Wednesday, September 10, 2014

Outdoor Ed, and an Important Message

That's right: Preventing Cable Company Fuckery is up again.  Once again, we're stuck with those who have more money than sense deciding they need even more. Using that money to turn legislation in their direction. The government "by the people, for the people" has long been straying from being either. But deliberately choosing to throw those of us who access services like Netflix, Hulu, Facebook, Blogger, Google, under the bus in an effort to make more money for corporations - you're crazy if you think this cost for "hyperspeed" service won't be passed onto the consumers - is deplorable. The people in our governments, OUR REPRESENTATIVES, are choosing - actively choosing - to put corporations ahead of the best interests of their constituents.  And we need to do something. The 120 days John Oliver mentions are up, so we can't comment directly to the FCC.  But visit  Sign the petition. Make your voice heard.

And now, onto Outdoor Education!

I am horribly disappointed. I took some really great photos while Mad Natter were on our Outdoor Ed Adventure... and my camera deleted the bulk of them.  So the second half here is woefully photo light, despite the gorgeous scenery we were in.

Now I, personally, am a midwestern girl. Born and raised outside of Chicago,now spending my adult life about eight hours away in Mooselandia. I've been as far out as Montana by car, and have visited Florida, Massachusetts, New York (city and bits of Buffalo), Iowa, Ohio, Indiana...  These are mostly places Mad Natter has been as well.  The common theme to all these places, scenery-wise, is "flat." Lots of farming, some rolling hills, but generally... very flat. This week, we went to the Poconos to visit with Grammy and Poppy. Neither Mad Natter nor I have seen mountains - real mountains - before. I always had the snow-capped peaks in mind when I thought of mountains, but in early September in Pennsylvania?  Not so much.  Driving by them in the car was impressive. Getting out of the car and really looking at the scope?  Incredible. We both suddenly had a lot more of an impression of how small people really are in terms of what the land looks like, and is capable of.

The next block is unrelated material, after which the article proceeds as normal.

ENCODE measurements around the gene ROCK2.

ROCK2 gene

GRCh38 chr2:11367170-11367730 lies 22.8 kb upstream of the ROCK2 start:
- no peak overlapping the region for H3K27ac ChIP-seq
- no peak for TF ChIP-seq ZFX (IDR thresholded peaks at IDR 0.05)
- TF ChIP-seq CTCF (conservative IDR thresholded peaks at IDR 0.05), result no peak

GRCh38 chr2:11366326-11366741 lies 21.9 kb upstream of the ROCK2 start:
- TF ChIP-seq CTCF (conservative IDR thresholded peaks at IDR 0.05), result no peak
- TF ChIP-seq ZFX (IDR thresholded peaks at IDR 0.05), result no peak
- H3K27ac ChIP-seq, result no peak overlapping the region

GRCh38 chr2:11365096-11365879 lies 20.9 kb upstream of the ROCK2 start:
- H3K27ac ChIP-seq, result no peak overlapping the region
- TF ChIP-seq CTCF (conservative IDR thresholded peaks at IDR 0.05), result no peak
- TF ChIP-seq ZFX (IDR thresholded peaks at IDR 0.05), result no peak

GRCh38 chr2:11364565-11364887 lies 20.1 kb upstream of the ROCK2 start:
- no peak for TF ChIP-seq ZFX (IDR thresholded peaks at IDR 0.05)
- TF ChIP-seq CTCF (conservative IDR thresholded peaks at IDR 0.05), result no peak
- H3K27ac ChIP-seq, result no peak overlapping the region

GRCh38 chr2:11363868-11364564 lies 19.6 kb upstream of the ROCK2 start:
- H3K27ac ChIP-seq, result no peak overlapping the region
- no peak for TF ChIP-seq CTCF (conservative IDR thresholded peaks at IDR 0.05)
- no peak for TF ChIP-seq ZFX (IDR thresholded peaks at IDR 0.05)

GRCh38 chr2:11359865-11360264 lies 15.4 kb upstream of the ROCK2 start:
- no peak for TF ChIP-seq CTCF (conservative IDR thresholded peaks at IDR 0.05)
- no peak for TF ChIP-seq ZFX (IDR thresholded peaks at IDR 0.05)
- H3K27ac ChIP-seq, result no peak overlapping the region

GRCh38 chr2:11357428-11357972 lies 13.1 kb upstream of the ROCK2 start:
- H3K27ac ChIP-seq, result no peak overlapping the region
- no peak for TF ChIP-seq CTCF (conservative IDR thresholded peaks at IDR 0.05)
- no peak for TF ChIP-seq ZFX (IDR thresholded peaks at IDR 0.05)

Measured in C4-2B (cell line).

Now, add to that the wildlife. Not only did we get to see a very different style of Earth than we are used to...  Mad Natter found tree frogs. He ran into deer. He fed turkeys, looked at a whole lot of stars, met some new cats, and learned about a local bear. We didn't do much in the way of trail hiking or wilderness survival or anything, but honestly, learning how different the world looks from just eight hours away?  Absolutely priceless.  This was, easily, the best possible trip we could have taken - both in terms of long-missed company, and in terms of outdoor education. Trips like this make me want to get a camper and see how much we can see... until I remember that logistics and the real world exist, and I am endlessly disappointed in reality.